Student Featured in USA Today

By Ellie Reinhardt

Rana Abdelhamid ’15 was quoted in an article in USA Today on Oct. 10 in response to Bill Maher’s criticism of Islam on his talk show, Real Time with Bill Maher. Abdelhamid’s personal experience and her knowledge of this global issue inspired her to start the organization Women’s Initiative for Self-Empowerment (WISE) and have made her one of the leading voices in the Muslim American community.

The USA Today article discussed the impact that negative comments made by the media have on Muslim Americans. According to the article, people in the media such as Bill Maher and Sam Harris are still vocalizing the stigma of those billions of people who identify as Muslim.

WISE was founded in the summer of 2010 by Abdelhamid as “a self-defense, leadership and mentorship program for young Muslim women in New York City,” according to its website.

“It’s an organization that really aims to provide young women with the skills they need to be professionally empowered, to be physically empowered, to be emotionally empowered,” Abdelhamid said.

Abdelhamid’s experience dealing with negativity towards Muslim Americans started when she was faced with violence in New York  because of her identity. Inspired by this experience and her background in Shotakon karate, Abdelhamid began working with 12 young Muslim American girls in her community that summer to help create a safe space for them.

“We talked about identity and about creating safe spaces. We talked about what it means to be a Muslim woman in the United States and how that contributes to our political and personal ambitions,” she said. 

From her time with these girls, Abdelhamid realized the impact she could have on her community and decided to continue building the program. 

“As soon as I worked with these young women I was able to realize how significant it was, particularly because one girl faced violence on the streets as I did. I realized this isn’t just about my personal experience but it’s about my community.”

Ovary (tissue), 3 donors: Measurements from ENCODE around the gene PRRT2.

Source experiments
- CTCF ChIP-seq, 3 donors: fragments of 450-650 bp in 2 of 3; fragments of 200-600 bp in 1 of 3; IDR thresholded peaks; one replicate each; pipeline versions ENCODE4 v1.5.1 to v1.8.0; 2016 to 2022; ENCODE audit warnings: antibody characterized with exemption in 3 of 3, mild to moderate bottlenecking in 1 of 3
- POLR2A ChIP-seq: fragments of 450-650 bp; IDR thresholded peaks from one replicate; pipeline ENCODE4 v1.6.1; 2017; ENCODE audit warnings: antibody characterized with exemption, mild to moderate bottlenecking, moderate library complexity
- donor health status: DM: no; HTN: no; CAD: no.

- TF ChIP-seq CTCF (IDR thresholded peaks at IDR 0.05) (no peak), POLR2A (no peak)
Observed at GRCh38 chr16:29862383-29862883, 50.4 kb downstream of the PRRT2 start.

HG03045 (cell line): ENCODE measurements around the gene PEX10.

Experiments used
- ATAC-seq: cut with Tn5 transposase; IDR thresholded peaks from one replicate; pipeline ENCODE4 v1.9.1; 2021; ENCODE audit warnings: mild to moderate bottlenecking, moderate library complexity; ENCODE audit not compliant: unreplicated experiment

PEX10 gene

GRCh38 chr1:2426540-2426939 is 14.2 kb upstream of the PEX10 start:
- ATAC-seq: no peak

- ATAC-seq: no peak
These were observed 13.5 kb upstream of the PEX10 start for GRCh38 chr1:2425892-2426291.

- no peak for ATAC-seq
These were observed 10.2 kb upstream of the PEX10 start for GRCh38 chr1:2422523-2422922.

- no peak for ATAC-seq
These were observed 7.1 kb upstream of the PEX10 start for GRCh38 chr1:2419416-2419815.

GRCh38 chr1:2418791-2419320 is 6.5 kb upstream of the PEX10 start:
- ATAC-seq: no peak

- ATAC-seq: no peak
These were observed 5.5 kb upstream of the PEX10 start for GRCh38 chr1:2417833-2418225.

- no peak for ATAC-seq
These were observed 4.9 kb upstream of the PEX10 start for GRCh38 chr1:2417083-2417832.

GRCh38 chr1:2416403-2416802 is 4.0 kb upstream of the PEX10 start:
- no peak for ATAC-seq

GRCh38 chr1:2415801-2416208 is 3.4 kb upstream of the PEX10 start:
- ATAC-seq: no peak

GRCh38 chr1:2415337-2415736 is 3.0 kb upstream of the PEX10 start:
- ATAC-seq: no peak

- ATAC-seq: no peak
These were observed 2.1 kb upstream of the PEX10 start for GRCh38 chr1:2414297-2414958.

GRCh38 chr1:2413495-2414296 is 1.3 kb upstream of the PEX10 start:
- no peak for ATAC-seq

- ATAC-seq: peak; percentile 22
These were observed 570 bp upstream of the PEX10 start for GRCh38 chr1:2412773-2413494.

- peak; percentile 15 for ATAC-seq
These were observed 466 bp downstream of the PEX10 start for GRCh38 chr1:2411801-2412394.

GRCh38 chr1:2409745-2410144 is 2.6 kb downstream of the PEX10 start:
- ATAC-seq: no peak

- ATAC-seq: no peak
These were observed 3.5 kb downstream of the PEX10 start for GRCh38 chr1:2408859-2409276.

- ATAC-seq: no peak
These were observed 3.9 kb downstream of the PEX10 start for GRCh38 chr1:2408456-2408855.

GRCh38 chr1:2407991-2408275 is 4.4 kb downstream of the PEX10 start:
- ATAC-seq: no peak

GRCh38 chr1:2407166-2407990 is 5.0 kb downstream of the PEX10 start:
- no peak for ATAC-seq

Abdelhamid was able to continue her work in the Muslim American community with the help of the College and Center for Social Entrepreneurship, which helped her create WISE.

Abdelhamid has also worked with Professor of Political Science Erik Bleich on research about the representation of Muslims in the media after 9/11. According to the WISE website, hate crimes against Muslims and Arabs have increased by 1,600 percent since 9/11. Abdelhamid and Bleich are discovering the role media has played in this surge.

Their research shows that the media as a whole is not to blame for the negativity. 

“We are focused on the headlines and the tone of the headlines (positive, negative, or neither), but we cannot say much about how headlines affect society. However, we can say that the notion that the media has been largely negative about Muslims is wrong. So if there is Islamophobia in society (and there is) it may have less to do with media coverage than many people previously thought,” said Bleich.

Abdelhamid still raised concerns about the impact of the media in society. “The negative stories [in the media] affected me so much more because that’s what continues to come up in the news feeds…What happens is it increases aggression towards my community and it increases aggression towards people who are visibly Muslim, unfortunately,” Bleich said. 

“I think its very important with all the things that are happening in the Middle East and with everything going on in the world right now that people understand the implications of what they’re saying…a majority of the people affected by terrorism and the radicalization of these beliefs are Muslims and people don’t recognize that…People need to have a more nuanced understanding of what’s happening,” she added.

Abdelhamid has been the recipient of many awards in the past and most recently she was presented with the Leo Nevas Human Rights Youth Award from the United Nations Association of the United States of America. 

At a ceremony held for the winners, Abdelhamid was able to meet with prominent leaders in the Muslim community and the United Nations including Queen Rania of Jordan, Ban Ki-moon, Secretary-General of the United Nations, and Samantha Power, United States Ambassador to the United Nations.

“People [at the award ceremony] were thanking me for the work that we’re doing and I think for us, this is so important because it provides legitimacy for our work when there are some challenges that we face both inside and outside of the community especially as young people and as women trying to do this,” Abdelhamid said. “So having received this award provides us with credibility in that we’re being recognized by an international organization and we’re seen as an organization that should be taken seriously.”